The article mentioned that  inflatable ballerina and the small wooden version of the  statue   "feature a blond-haired ballerina in a blue tutu dress sitting on a pink stall and reaching to adjust her blue ballet shoes – details which bear a striking resemblance to the 19cm porcelain model created by Zhnikrup. Oksana Zhnikrup was a Ukrainian sculptor and painter and a member of the Union of Artists of Ukraine.

She works in   The Kiev Experimental Ceramic-Art Factory where she created a number of works, many of them featuring female characters and including ‘Balerina Lenochka'. She passed away in 1993. Her works have appeared at the Republican Exhibitions of Decorative Art and in international exhibitions in Chicago, Zagreb, Turkey and Canada

 So the question now is  can ballerina sculpture be    a plagiarism of the porcelain figurine of the Ukrainian masters?

1612 dots and Oculus

The  highly anticipated and expensive new World Trade Center transportation hub was  open to the public last July  after years of construction. The Oculus design of white wings echoes the Greek Phoenix myth of rebirth from the ashes. Every 9/11, at 10:28 am - the time that the second Twin Tower collapsed - the sun comes beaming in through the skylight.

More than 100 retail stores, ranging from the Apple Store to Banana Republic and from Eataly to Fossil,  began welcoming customers at the 350,000 square-foot World Trade Center shopping mall. The Oculus serves as a transportation hub that connects 11 subway lines, the Path trains between NY and NJ and the Battery Park Ferry Terminal.

The Oculus is not only a terminal and a shopping mall, It is also a place for art installation.
For three weekends in May artist Jonathan Horowitz is inviting the public to come paint  1612 dots. 1612 DOTS, is the newest iteration in a ongoing series, and the first major partnership the Oculus has done with an artist in its community programming series on the Oculus floor.
New York-based artist Jonathan Horowitz (b. 1966) works in video, sculpture, sound installation and photography and was described by Interview magazine as ‘the cleverest artist alive’.

His work explores politics, war, celebrity and popular culture, although he summarizes it as being ‘about people’
Since the early 1990s, Jonathan Horowitz has made art that combines the imagery and ambivalence of Pop art with the engaged criticality of conceptualism.

In 2012, Horowitz’s solo exhibition "Your Land/My Land: Election '12" was presented concurrently at seven museums across the USA.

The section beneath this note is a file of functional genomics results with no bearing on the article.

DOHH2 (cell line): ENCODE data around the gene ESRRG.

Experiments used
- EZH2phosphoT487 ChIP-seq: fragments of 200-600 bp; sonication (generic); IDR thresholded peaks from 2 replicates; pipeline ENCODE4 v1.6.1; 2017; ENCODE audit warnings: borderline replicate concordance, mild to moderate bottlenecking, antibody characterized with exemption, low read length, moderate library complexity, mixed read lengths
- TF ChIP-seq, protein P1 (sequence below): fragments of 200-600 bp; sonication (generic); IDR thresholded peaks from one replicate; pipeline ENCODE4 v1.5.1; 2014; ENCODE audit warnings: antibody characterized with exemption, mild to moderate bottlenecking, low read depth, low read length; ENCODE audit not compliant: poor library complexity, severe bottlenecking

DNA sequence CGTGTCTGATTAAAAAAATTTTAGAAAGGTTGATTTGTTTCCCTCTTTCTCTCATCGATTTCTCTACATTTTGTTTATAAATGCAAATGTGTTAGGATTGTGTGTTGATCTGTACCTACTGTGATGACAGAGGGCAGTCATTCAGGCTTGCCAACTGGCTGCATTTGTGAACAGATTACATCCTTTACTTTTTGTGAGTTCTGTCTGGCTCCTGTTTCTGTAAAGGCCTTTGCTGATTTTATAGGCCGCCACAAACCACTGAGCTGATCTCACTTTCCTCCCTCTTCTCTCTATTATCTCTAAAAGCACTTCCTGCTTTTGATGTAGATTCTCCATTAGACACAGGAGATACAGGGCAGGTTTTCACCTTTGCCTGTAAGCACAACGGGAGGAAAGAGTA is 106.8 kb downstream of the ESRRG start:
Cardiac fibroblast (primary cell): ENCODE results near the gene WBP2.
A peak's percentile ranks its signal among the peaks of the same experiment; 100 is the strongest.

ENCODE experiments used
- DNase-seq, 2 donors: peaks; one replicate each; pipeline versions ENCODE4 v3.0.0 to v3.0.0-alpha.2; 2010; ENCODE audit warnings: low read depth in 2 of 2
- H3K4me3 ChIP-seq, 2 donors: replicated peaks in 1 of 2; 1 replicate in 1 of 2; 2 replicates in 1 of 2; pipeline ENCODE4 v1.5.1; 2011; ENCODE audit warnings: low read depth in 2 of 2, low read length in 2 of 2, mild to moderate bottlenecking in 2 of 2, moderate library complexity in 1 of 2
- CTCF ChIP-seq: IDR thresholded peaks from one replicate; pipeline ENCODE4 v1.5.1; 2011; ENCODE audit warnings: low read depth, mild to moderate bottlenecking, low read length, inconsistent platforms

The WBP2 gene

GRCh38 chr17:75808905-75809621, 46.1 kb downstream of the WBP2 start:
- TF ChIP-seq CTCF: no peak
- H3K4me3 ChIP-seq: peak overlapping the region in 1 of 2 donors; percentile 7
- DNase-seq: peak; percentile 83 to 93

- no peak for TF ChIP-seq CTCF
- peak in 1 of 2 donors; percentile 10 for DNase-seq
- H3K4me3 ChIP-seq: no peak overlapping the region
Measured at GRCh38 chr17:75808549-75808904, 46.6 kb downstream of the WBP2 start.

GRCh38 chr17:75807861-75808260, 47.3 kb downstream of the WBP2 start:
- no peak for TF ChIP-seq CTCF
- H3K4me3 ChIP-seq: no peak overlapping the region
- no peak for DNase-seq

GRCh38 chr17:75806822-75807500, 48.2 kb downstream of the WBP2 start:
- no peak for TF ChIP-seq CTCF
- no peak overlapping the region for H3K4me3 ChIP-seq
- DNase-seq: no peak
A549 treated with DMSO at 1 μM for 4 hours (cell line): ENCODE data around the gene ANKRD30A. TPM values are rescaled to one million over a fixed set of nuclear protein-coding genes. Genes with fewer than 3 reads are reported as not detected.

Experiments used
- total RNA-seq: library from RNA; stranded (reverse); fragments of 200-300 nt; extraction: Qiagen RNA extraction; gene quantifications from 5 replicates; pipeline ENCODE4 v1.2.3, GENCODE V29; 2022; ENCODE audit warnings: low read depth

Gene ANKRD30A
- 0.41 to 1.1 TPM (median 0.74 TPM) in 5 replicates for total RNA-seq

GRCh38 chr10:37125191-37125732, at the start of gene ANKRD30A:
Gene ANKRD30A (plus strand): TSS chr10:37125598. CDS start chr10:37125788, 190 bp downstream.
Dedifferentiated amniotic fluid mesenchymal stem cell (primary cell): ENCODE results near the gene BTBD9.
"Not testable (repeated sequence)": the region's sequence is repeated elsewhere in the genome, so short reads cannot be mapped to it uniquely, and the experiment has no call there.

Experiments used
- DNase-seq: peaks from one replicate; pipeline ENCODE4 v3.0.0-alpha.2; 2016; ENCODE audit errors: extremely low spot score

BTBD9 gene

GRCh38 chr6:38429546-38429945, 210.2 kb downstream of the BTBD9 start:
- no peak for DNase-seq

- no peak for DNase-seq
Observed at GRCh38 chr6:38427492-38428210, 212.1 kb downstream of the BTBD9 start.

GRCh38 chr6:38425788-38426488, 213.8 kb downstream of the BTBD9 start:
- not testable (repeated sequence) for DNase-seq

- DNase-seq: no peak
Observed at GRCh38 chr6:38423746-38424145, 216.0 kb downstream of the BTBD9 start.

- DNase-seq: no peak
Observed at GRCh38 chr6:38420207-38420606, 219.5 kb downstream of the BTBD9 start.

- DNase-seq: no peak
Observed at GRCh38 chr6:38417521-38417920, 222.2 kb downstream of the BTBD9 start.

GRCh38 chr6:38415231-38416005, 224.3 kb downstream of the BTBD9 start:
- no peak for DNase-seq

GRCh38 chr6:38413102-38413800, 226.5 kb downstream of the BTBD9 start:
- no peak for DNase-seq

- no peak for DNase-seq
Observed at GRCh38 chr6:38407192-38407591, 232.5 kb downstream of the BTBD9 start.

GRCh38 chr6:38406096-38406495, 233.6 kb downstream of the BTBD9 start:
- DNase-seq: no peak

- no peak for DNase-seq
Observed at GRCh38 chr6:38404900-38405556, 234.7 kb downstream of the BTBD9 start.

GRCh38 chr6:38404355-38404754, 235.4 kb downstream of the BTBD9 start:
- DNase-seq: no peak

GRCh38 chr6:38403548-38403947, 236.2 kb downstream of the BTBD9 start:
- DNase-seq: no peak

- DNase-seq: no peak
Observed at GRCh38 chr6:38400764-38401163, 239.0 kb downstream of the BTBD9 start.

Taking its name from the Woody Guthrie song This Land is Your Land, the show demonstrated America’s engrained political divide.
For ‘590 Dots’ in 2014, Horowitz invited 590 individuals to paint a single black dot which proliferated as multiple circles rather than coming together as one picture. He commented that ‘it’s incredible to see all the variations in texture and shape and size that result from the process.’ Each contributor was paid $20.
Three weekend in May   Horowitz and his assistants  set up their pop-up workshop on the Oculus floor’s East end.    Tables and chairs are   provided for the  participants to sit and paint.  You  also can take part in this performance! Scheduled time is May 12-14 and May 19-21, 12-5PM.
The only question that I have - why 1612?

There are 8,406  million people in New York city
579  million people in North America
7,9 billion people  in the world
Everyone paints with different hand, everyone speaks a different voice
"every men is created equal" (The Declaration of Independence")
 It is not our differences that divide us.  It is our ability to recognize, accept and celebrate those differences


You have to think anyway, so why not think big?

Stone-faced businessman stands on the sidewalk  , staring up at the sky.  First  it stood outside of 3 West 57th Street near Cavalier Gallery ,  later moved to  a temporary home outside of 1411 Broadway. Two years ago the statue  was installed  at the southeast corner of Union Square Park
 Right now, the statue is  located   at The Anthem, a modern high-rise doorman building at  222 E 34th St New York.

The 12-foot-tall sculpture, called “THINK BIG”  was created  by American sculptor Jim Rennert to honor everyone who works hard to achieve their dreams and goals.     Rennert was born in 1958, and grew up in Las Vegas, Nevada, and Salt Lake City, Utah. First ten years  Rennert  worked in business and only in  1993 he began exhibiting in galleries.
Rennert has traveled with THINK BIG across the nation, starting from its inception in Salt Lake City, to Los Angeles and Miami.

    Two years ago Rennert said, “I’m so thrilled that I have been given the opportunity to exhibit THINK BIG in such a vibrant, creative community. It’s been a dream of mine to have my sculpture on public view in New York and I hope the piece is an inspiration to the Union Square neighborhood and the entire city The statue It weighs 1,400 pounds, that's big.  This City of New York sets the tone for the rest of the country and I think that's why it's important".  
The statue even has a Twitter handle and a Facebook page.